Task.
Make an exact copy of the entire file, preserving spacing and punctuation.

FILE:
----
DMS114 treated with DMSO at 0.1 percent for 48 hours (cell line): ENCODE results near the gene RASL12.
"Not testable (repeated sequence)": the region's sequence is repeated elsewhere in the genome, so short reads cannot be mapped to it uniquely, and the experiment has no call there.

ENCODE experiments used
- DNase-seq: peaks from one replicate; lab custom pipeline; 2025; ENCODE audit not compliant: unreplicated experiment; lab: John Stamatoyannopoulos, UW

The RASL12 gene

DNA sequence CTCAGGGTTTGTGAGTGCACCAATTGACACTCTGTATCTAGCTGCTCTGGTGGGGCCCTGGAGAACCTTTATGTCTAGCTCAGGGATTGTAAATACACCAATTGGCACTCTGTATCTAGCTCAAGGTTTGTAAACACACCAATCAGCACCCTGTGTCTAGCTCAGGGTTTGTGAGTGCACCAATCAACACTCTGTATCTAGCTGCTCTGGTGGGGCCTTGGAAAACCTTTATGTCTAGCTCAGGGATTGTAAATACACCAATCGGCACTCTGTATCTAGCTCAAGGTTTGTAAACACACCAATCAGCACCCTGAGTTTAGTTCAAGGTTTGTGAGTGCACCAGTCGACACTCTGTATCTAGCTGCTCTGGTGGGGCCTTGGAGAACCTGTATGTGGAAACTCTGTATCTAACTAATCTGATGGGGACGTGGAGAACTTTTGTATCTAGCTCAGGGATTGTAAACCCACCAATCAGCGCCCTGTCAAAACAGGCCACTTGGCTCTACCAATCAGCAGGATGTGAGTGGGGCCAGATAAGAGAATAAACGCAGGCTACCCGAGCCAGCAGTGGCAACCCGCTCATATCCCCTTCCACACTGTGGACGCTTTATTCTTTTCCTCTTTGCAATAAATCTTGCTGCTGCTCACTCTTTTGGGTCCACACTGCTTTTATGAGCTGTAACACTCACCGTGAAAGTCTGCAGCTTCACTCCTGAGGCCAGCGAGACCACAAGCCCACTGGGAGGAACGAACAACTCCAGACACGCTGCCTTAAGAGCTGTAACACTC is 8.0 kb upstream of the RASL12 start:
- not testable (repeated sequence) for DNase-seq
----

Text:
DMS114 treated with DMSO at 0.1 percent for 48 hours (cell line): ENCODE results near the gene RASL12.
"Not testable (repeated sequence)": the region's sequence is repeated elsewhere in the genome, so short reads cannot be mapped to it uniquely, and the experiment has no call there.

ENCODE experiments used
- DNase-seq: peaks from one replicate; lab custom pipeline; 2025; ENCODE audit not compliant: unreplicated experiment; lab: John Stamatoyannopoulos, UW

The RASL12 gene

DNA sequence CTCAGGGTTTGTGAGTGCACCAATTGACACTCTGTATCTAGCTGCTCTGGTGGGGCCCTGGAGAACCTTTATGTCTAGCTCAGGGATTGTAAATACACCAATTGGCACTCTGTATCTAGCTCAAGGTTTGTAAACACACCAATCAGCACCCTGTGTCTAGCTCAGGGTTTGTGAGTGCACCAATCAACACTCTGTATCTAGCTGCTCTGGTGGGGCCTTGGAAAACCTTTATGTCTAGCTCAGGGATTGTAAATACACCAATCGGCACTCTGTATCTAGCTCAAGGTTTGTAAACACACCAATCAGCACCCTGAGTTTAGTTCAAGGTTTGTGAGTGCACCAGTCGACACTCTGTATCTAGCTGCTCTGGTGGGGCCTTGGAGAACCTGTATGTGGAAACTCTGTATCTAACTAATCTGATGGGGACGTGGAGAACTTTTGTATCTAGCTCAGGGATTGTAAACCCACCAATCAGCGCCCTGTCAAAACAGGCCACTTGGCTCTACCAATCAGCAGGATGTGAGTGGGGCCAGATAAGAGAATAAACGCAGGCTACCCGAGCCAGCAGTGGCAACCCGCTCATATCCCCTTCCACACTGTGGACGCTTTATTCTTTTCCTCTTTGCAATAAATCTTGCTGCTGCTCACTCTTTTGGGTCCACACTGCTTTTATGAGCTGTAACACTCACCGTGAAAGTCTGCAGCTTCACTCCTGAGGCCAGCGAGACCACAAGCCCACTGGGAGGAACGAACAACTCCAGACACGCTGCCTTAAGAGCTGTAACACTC is 8.0 kb upstream of the RASL12 start:
- not testable (repeated sequence) for DNase-seq